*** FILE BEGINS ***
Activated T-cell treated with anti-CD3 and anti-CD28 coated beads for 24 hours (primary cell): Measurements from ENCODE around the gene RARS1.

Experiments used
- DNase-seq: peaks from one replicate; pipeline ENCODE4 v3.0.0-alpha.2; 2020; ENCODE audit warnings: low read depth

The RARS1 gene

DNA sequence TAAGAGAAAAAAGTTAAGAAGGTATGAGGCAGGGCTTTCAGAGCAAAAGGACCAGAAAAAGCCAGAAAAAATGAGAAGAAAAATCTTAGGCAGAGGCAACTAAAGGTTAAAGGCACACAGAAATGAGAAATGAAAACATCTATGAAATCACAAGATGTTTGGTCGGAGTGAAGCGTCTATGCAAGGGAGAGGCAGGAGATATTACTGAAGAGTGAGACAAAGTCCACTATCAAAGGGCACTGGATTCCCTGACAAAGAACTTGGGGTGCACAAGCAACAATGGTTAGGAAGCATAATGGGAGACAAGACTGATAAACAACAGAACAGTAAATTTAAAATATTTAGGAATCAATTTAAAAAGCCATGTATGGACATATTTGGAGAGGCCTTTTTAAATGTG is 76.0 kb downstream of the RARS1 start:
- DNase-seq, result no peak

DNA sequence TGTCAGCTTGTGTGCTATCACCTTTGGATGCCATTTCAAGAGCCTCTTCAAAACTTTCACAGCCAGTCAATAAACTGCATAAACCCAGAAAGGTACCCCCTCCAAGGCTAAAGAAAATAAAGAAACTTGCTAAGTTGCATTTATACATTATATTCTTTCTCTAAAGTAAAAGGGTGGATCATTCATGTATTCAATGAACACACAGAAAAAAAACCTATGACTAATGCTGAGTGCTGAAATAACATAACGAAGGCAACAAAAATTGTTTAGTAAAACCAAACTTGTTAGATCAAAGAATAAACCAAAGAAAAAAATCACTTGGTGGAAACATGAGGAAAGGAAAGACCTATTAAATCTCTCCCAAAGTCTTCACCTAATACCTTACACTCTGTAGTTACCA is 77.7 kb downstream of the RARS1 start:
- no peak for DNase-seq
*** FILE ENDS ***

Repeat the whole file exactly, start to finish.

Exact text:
Activated T-cell treated with anti-CD3 and anti-CD28 coated beads for 24 hours (primary cell): Measurements from ENCODE around the gene RARS1.

Experiments used
- DNase-seq: peaks from one replicate; pipeline ENCODE4 v3.0.0-alpha.2; 2020; ENCODE audit warnings: low read depth

The RARS1 gene

DNA sequence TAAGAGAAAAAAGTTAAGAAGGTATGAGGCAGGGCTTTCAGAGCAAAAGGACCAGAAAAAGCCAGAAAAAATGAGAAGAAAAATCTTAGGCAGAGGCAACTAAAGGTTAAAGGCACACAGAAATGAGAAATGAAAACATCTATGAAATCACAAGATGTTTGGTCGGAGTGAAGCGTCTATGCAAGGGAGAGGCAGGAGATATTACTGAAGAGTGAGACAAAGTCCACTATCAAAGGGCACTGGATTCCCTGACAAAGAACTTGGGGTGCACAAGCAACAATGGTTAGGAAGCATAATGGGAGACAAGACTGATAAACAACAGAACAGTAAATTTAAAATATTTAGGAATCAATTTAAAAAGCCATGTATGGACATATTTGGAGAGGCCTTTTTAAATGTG is 76.0 kb downstream of the RARS1 start:
- DNase-seq, result no peak

DNA sequence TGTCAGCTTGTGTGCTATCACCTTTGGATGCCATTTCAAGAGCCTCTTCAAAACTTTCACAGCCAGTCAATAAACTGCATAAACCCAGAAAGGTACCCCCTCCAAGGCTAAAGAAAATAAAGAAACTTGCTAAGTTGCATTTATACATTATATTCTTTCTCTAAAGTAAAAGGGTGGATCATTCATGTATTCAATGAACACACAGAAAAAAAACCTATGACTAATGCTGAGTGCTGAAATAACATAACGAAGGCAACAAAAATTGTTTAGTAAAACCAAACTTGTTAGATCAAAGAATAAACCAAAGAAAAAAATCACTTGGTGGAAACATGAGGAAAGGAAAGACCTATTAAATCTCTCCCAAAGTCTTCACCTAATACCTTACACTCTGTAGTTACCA is 77.7 kb downstream of the RARS1 start:
- no peak for DNase-seq